Wellington Architectural Board Objects To Steel Fence Proposal

The six-foot brown galvanized steel fence, installed horizontally, as proposed by the Sugar Pond Manor homeowner.

Wellington’s architectural gatekeepers continue to back the village’s traditional look on fencing around homes, but discussions have not completely shut the door on different materials and styles in the future.

Take the case of a proposed six-foot brown galvanized steel fence on the sides and rear of a house on Jonquil Place, a request that came before Wellington’s Architectural Review Board on Wednesday, May 22.

“I guess I can see, if you want to call them plusses and minuses, or just different views in reference to the durability and that side of it all, it definitely does sound like a good thing,” ARB Chair Stacy Somers said. “Then the flip side, just thinking about the neighborhood, Wellington being all about nature and stuff, that’s the majority of why it has always been the wood fences.”

Steel fences are not common in the Sugar Pond Manor neighborhood, “so it definitely would be a different aesthetic look,” Somers said.

The debate ultimately ended in a 6-0 vote not to approve the fence, but conversations ventured into speculation about what might work down the line.

Board Member Miguel Alonso observed, “you might have better luck getting it past the board” if the steel components had a flatter, more wood-like appearance.

Village staff explained that some steel fences have been approved because of their durability in situations such as conduits for horses. In residential settings, though, it was noted that some steel fences can resemble hurricane shutters.

It’s the kind of judgment call that can affect the perceptions of residents and prospective buyers and, for all anyone knows, have an inscrutable butterfly-wing effect on billions of dollars of property values in a community like Wellington. Shutters do many useful things, but can carry connotations of a locked-up, checked-out neighborhood. For instance, some homeowners’ associations do not allow shutters to remain up indefinitely, such as when a seasonal resident is away.

The house in question is a single-family residence with a pool, built in 1984. The steel fence was not on the village’s approved list, and Wellington’s staff recommended against it, as a departure from the standard village aesthetic, typically wood or vinyl-coated chain link fencing fronted by hedges. An online village summary also mentions PVC and aluminum railing as acceptable under various conditions.

A family member speaking for the applicants said the steel fence is galvanized, so it won’t rust any time soon. It is also engineered to Miami-Dade County code to withstand severe hurricane winds. The family was willing to install planks vertically or horizontally, as the village wished, but preferred the latter. Staff favored the horizontal, if it came to that.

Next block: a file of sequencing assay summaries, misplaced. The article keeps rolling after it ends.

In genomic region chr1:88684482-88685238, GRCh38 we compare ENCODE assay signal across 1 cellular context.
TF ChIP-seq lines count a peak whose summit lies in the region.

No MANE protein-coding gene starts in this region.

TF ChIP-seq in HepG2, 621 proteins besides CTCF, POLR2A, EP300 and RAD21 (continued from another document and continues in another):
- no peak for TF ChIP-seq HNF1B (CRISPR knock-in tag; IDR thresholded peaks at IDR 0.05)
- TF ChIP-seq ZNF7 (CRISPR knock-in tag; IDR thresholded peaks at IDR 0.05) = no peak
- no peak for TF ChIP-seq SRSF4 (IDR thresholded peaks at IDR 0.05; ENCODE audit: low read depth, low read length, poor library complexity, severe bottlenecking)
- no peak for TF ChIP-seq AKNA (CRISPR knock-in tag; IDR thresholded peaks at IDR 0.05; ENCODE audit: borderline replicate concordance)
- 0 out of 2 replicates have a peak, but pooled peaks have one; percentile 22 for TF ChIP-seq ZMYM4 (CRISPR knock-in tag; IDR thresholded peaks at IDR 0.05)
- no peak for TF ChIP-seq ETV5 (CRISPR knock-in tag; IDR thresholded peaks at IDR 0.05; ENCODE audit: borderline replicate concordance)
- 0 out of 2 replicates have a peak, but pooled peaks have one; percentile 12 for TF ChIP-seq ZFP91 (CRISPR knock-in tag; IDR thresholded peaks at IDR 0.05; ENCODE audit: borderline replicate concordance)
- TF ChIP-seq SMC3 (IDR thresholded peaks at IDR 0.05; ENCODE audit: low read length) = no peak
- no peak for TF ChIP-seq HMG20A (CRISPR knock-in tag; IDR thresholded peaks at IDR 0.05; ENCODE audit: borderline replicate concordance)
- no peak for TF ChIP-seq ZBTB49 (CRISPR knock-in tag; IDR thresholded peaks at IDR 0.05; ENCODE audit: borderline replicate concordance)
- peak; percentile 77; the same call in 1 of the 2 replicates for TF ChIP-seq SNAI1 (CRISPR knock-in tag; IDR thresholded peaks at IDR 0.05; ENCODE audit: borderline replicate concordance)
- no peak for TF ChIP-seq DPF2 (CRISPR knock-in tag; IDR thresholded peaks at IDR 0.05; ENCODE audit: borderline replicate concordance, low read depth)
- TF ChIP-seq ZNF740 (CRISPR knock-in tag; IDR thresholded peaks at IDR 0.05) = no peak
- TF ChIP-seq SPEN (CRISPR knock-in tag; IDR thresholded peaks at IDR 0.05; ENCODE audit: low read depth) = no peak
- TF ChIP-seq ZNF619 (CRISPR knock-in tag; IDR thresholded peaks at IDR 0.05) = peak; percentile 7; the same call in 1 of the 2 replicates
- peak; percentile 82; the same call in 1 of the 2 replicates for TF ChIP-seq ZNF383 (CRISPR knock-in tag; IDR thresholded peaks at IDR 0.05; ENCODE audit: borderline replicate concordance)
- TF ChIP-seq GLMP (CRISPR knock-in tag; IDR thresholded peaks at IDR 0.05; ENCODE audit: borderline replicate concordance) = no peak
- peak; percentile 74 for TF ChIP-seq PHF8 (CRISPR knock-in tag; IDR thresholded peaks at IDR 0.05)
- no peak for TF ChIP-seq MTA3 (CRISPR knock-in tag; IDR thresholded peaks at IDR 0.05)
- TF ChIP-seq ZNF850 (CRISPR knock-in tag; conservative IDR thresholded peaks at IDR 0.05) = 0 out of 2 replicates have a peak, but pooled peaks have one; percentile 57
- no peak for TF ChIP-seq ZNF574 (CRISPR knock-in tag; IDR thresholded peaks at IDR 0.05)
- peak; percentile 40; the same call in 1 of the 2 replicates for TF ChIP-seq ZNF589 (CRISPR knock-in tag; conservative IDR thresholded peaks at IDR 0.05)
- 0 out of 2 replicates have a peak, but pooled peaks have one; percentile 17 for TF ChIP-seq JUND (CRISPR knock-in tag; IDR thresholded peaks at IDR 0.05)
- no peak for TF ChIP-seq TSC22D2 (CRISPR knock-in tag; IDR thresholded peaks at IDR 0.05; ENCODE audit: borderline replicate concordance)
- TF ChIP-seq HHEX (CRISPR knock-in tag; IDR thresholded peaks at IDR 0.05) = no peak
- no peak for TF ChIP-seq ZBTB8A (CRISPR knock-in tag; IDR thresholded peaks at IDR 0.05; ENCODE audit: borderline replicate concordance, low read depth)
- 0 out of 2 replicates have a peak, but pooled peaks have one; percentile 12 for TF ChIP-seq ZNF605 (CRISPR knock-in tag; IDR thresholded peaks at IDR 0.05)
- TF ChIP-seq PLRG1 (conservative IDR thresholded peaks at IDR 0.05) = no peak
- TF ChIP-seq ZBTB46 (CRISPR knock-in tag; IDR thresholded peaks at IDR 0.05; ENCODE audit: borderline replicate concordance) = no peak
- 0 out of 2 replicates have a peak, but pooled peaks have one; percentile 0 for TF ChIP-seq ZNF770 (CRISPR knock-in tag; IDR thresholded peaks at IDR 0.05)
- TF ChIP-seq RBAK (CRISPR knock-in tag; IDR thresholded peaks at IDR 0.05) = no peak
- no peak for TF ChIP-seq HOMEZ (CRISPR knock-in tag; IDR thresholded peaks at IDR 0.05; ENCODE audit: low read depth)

The applicants signaled that they were willing to put hedges equal to the fence height in front of the portions visible from the street, and work with neighbors to coordinate with their own fencing.

A big complication, board members said, is that approvals can imply standards for the larger community.

“Even if it’s an individual that’s asking about it, we’re also thinking about the whole neighborhood,” Somers said.

Board Member Jeff Browning said there is another layer to the whole conversation. New homes approved for construction near the entrance to the Palm Beach Polo community on Forest Hill Blvd., for example, feature a modern look with a combination of glass, metal, stucco and composite materials.

“This fence wouldn’t look bad, would it, with those new homes that are going into Polo?” he said.

In other business:

  • The board unanimously approved updated plans for Wellington Bay, a 46-acre congregate living facility project near the Mall at Wellington Green. Phase 2 of its plans would start construction in 2025 and feature a six-story building with an extended wing overlooking water areas, three one-story villas, and a three-story building. It is designed to serve people needing medical care and rehabilitation in a residential setting.
  • The board also unanimously approved the latest elevations, colors and materials for the planned new Wellington Aquatics Complex at Village Park. These back the Wellington Village Council’s expressed wishes for details such as wood-like paneling in the entrance façade to achieve more of a resort feel and less of an institutional look. There was a mix of grumbles and support for orange and blue colors associated with the University of Florida.


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